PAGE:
For decades, publicly traded companies have disclosed their CEO pay. And ever since, they've been dogged by criticism that the pay is often not justified by the company's performance.
Starting this year, those companies also have to disclose their median worker's pay, as well as the ratio between that worker's compensation and the CEO's.
Firms have taken heat for the high multiples that top executives earn compared with their employees. But does the ratio also say something about performance?
A CNBC analysis of CEO pay ratios suggests that companies with more equal pay distribution also tend to generate higher profit per worker.
Prior academic research also suggests a performance penalty for unexplained differences in pay — that is, discrepancies that can't be explained by labor market economics. Ethan Rouen, an assistant professor at Harvard Business School, explored the phenomenon in his 2017 dissertation.
The reason may have to do with the impact that unfair pay has on workers, Rouen says. Workers may quit, for instance, or lack motivation if compensation is seen as unfair.
"Nobody expects to make as much as the CEO, but they expect to be paid fairly," he says.
Executive compensation more generally has been assailed for the apparent lack of correlation with performance. An MSCI analysis of hundreds of U.S. companies found that CEO pay totals were "poorly aligned" with performance over a 10 year period.
When U.S. companies disclosed the CEO pay ratio for the first time, many had a message to investors: Pay no attention.
Firms have warned that the CEO pay ratio — a requirement that was born out of the Dodd-Frank Act — shouldn't be used to compare different companies.
The ratios can vary depending on factors like the company's size, geographic distribution and percentage of part-time or seasonal workers. Companies also make decisions in how they calculate the ratio that affect the final outcome.
Experts also urge caution around reading too much into the ratio. "As an investor, I'd be hesitant to draw any conclusions from the raw number," Rouen says.
A report by advisory firm Willis Towers Watson found that companies take a range of approaches toward measuring compensation, making direct comparisons difficult. And a third of companies exclude some foreign workers from the calculation using what's known as the de minimis exemption.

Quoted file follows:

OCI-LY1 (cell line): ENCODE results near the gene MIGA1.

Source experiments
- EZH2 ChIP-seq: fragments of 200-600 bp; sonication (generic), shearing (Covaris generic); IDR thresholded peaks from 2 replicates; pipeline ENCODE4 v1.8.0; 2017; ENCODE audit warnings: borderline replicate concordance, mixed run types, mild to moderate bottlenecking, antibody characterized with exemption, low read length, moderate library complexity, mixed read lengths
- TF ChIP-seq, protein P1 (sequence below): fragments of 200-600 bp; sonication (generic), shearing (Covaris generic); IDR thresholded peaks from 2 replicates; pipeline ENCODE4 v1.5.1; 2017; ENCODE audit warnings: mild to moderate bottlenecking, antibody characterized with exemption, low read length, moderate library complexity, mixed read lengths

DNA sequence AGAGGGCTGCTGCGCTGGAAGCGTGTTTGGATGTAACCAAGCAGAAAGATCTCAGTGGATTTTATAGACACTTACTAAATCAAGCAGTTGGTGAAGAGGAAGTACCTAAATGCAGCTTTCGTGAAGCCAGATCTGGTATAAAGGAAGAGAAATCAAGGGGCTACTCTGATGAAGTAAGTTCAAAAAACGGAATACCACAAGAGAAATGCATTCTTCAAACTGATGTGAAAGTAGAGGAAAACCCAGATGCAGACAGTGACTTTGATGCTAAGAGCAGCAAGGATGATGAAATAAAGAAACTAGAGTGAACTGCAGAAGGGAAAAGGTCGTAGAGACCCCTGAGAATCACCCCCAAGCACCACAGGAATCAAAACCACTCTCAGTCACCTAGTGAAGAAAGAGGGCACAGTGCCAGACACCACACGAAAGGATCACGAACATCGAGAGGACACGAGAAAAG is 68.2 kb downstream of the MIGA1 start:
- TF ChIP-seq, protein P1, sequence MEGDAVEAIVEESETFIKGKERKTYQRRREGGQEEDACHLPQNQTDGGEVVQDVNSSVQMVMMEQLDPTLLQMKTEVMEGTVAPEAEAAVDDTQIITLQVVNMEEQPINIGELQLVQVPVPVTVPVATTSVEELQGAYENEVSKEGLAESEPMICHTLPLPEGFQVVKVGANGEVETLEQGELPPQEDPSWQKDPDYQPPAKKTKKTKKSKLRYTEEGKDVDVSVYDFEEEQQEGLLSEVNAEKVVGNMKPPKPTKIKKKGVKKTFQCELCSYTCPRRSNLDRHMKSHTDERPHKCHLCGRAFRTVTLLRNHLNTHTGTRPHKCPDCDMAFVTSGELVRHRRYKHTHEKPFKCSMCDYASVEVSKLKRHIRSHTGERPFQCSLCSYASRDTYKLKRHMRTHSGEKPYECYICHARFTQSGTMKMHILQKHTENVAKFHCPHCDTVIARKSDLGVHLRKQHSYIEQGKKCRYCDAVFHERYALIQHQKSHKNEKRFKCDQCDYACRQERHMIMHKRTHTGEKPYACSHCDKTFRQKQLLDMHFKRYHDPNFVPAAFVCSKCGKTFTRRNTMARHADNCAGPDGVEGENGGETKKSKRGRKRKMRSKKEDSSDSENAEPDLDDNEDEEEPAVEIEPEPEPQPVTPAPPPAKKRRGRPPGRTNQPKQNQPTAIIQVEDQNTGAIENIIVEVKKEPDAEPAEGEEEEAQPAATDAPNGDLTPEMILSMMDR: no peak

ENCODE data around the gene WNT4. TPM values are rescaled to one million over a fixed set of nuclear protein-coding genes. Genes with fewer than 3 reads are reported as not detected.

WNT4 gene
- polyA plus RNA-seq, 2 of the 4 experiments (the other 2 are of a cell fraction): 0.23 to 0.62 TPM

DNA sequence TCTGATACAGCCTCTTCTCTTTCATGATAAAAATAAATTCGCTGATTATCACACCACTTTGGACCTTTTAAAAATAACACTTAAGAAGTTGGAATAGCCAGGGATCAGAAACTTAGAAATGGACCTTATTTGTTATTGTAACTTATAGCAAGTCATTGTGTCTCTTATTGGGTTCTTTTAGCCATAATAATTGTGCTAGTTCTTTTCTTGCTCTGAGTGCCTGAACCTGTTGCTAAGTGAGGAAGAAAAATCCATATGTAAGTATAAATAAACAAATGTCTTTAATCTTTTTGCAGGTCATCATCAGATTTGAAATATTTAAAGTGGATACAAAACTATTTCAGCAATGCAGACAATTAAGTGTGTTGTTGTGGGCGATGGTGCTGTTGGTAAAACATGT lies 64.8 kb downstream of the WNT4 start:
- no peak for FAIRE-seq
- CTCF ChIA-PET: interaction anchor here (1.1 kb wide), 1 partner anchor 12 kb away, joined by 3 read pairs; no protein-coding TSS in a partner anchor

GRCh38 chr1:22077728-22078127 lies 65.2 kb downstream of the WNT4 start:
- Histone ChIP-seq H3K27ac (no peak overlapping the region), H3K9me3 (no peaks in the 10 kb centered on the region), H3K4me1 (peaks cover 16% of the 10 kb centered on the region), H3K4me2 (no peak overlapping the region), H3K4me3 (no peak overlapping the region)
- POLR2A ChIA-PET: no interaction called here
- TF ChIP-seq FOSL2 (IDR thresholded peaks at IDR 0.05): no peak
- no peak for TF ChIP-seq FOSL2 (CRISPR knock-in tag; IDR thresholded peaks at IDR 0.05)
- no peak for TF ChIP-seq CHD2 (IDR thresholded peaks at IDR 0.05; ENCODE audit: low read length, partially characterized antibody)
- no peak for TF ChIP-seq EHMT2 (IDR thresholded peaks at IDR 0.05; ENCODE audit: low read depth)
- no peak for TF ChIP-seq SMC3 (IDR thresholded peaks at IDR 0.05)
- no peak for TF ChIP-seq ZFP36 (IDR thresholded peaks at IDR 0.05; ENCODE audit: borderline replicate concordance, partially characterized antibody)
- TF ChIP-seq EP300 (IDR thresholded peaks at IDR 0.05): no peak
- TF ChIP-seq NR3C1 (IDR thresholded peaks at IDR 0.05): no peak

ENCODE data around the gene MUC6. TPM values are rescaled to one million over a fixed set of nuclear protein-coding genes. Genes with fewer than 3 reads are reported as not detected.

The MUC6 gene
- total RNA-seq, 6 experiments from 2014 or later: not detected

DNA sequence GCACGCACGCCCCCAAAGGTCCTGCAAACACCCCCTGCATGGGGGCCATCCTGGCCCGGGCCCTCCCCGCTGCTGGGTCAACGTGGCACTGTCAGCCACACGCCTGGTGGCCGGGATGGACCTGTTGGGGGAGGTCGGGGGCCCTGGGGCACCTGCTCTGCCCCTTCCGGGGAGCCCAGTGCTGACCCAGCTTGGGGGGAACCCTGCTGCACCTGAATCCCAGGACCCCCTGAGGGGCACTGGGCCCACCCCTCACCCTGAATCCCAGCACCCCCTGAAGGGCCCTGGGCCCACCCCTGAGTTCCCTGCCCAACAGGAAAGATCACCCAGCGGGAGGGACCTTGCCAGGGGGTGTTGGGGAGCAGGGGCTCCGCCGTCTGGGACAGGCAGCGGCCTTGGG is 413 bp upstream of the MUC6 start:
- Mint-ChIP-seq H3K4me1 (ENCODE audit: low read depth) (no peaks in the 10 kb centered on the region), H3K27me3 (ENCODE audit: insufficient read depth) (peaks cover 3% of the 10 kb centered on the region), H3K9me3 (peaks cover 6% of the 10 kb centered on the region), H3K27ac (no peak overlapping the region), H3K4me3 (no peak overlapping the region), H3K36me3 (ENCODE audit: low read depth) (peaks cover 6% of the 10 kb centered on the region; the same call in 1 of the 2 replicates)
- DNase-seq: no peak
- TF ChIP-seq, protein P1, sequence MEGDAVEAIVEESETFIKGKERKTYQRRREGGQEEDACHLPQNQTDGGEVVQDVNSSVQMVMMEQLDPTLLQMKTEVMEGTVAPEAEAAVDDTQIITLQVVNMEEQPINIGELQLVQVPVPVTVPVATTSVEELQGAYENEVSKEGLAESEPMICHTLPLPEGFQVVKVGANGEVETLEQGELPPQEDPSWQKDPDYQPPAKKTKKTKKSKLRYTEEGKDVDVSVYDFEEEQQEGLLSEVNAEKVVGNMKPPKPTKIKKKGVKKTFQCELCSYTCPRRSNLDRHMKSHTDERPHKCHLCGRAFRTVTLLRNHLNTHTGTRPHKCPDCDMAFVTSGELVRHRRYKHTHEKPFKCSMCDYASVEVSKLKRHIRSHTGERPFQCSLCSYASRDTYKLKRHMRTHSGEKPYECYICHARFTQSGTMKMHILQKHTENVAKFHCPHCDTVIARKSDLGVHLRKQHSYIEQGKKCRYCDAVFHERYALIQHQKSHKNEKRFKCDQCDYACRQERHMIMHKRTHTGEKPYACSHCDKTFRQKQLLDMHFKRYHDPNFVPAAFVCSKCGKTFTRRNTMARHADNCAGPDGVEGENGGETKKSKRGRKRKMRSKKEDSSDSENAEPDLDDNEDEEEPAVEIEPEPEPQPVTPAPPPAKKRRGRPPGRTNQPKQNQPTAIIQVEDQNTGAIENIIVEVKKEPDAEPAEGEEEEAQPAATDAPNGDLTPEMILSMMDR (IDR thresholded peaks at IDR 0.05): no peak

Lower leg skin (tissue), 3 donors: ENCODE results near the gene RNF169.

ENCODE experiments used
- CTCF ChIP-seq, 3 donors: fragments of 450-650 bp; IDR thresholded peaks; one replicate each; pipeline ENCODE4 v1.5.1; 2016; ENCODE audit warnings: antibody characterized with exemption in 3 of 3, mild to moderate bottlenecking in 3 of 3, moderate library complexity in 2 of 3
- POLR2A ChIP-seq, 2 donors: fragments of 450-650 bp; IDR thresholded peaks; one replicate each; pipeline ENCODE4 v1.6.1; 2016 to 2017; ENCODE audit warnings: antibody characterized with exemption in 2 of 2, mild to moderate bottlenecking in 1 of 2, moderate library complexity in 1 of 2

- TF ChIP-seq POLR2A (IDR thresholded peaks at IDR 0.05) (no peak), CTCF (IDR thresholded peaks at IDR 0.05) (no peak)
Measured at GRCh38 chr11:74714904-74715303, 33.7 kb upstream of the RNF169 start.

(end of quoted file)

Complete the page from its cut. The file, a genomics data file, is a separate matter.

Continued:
Large discrepancies in pay crop up in some industries more than others — for example, retailers with many part-time workers have higher ratios than financial firms. Company size can also have a distortionary effect since CEOs at very large firms command outsize compensation, says Rouen.
In issuing the rule, the SEC explicitly stated that the purpose of the ratio was not "to facilitate comparisons." Given that, investors may well wonder what to do with it.
Brian Blackwood, an executive compensation consultant at Willis Towers Watson, says that investors are still "most keenly interested in what the pay for performance structure looks like," rather than how that CEO compensation relates to worker pay.
"The investors who will find the most value are those who have concerns about inequality," says Ric Marshall, executive director of ESG research at MSCI.
For companies, Blackwood says, the main concern is how employees will react to ratios that are in most cases exceedingly high.
"The disclosure isn't going to look good no matter what," says Rouen. "Most shareholders probably hope that most employees don't see this information."
Blackwood says that some firms are trying to use the ratios as an opportunity to start discussions around employee value. Proponents of the disclosure requirement say that more transparency should help to boost the pay of typical workers and curtail excessive pay to executives.
The goal for many advocates is to raise median wages and move companies closer in line with historic ratios. Back in 1965, the average CEO-to-worker pay ratio was 20-to-1, according to a report by the Economic Policy Institute. By 2013, the figure had grown to 296-to-1.